Today, Pamela Jo found this interesting article on Robert Mugabe in The Daily Post. Here’s the story – possibly false, but with a whiff of truth – no Zanu-PF spokesman will tell you about his boss, Robert Mugabe. Back in 1958, when he was teaching in Ghana, Mugabe met fellow teacher and Ghanaian national Sally Hayfron and fell in love. He took Sally back to what was then Rhodesia, and the couple were married in St Peter’s Catholic Church in Harare.
Many difficult years later, Mugabe became President of newly independent Zimbabwe, and the couple moved into Harare’s majestic State House. Before long Mugabe took measures that echoed those of dictators all over the world. He robbed the national exchequer, and opened a bank account in Switzerland with the proceeds – some millions of dollars, apparently. However, anxious to avoid exposure by the western press, he cunningly put the account in Sally’s name.
Sally died of kidney failure in 1992 – a lasting pity because she had been a restraining influence on the man. But it left him free to marry his South African mistress, Grace. Then, naturally enough, he moved to take control of Sally’s Swiss account. But no. It was explained to him that under Ghanaian law the property of a wife goes, on her death, to her family. Not to her husband.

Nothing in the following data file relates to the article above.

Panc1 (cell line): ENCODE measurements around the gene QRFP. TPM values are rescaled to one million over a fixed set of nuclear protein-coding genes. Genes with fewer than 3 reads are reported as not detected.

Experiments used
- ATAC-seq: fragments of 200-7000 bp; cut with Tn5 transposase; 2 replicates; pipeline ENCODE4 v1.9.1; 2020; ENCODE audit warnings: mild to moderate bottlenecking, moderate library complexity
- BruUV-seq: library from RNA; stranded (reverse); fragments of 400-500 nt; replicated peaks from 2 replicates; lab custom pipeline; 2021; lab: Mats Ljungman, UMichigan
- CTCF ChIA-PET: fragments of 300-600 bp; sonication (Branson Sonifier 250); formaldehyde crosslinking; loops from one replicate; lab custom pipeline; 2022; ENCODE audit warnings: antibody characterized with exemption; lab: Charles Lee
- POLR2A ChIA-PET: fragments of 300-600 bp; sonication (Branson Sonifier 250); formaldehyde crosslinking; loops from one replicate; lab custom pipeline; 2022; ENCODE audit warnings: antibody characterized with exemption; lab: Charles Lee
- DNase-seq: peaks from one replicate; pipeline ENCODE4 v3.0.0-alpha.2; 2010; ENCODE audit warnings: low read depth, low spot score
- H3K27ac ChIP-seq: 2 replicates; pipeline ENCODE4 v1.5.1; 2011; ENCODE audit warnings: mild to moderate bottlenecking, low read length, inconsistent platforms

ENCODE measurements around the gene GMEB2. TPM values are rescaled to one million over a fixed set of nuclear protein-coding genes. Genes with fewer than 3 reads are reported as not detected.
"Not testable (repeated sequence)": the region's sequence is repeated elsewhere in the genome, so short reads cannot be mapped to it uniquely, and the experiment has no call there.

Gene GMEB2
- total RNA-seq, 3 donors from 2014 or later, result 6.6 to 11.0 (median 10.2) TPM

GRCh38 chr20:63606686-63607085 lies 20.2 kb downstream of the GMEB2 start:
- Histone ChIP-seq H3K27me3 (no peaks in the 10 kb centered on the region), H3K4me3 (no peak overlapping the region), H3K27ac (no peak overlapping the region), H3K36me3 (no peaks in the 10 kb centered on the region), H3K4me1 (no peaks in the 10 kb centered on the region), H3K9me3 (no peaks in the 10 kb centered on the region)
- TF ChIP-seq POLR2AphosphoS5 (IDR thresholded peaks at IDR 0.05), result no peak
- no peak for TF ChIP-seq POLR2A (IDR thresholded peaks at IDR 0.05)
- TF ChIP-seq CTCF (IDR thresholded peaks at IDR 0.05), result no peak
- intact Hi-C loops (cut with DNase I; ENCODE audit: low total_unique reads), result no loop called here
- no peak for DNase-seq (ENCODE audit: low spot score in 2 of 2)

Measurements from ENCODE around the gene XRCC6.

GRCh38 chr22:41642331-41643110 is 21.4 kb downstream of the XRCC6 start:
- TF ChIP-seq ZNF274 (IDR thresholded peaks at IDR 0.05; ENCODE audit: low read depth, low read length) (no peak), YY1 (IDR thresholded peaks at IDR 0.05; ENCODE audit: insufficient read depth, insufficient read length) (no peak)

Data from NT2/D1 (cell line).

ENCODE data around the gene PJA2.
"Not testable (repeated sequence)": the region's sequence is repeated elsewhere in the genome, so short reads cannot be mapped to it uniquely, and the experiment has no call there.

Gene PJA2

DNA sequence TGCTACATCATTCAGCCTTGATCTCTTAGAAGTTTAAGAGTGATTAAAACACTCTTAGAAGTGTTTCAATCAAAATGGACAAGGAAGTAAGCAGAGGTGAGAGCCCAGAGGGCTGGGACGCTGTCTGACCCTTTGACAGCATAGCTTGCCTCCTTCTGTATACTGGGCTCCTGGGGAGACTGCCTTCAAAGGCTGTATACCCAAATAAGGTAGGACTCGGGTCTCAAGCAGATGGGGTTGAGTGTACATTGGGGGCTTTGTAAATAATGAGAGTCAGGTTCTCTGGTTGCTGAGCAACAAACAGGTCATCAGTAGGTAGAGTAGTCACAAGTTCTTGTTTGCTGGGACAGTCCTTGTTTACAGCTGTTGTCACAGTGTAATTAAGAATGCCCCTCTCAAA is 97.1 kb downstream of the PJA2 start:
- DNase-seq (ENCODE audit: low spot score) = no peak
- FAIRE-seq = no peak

Sally’s Ghanaian relatives got the lot. Mugabe is said to have broken every window in State House.
Today, we’re back on the story of Sally Francesca Hayfron Mugabe, the first wife of Zimbabwean dictator Robert Mugabe. The more I read about Sally, the more I adore her. I think she would have been an amazing person to know. Almost everything you read says she was a tempering influence on him. When she was alive and in his life, she could settle him down, make him be more reasonable, mitigate much of the vindictive anger that he used against others. Her love calmed him, sweetened him.
She was born into a powerful and political family in Ghana. She was a good student, loved politics and trained to be a teacher in Ghana. Sally was in her formative teen years during the period that Ghana struggled to separate from Britain. She was 24 years old in 1957, the year Ghana gained its independence. In 1958, she became entranced with the young man from Rhodesia who taught African history at the famous Achimoto School. Founded in 1927, the Achimoto School was famous for its all-inclusive philosophy, teaching boys and girls, blacks and whites in the same way, at the same time, from the beginning. The young Mugabe shared his frustration at his country’s subservience to Britain. He wanted to bring freedom to his people. Sally became his most ardent supporter. They were married in 1961.
During the next 20 years, they helped lead Rhodesia to become the independent nation of Zimbabwe (1980), they both endure imprisonment for political reasons, they lost their only son to malaria, Sally came to known as Amai (mother) for her work in Zimbabwe, Robert started an affair (and later married) Grace Marufu.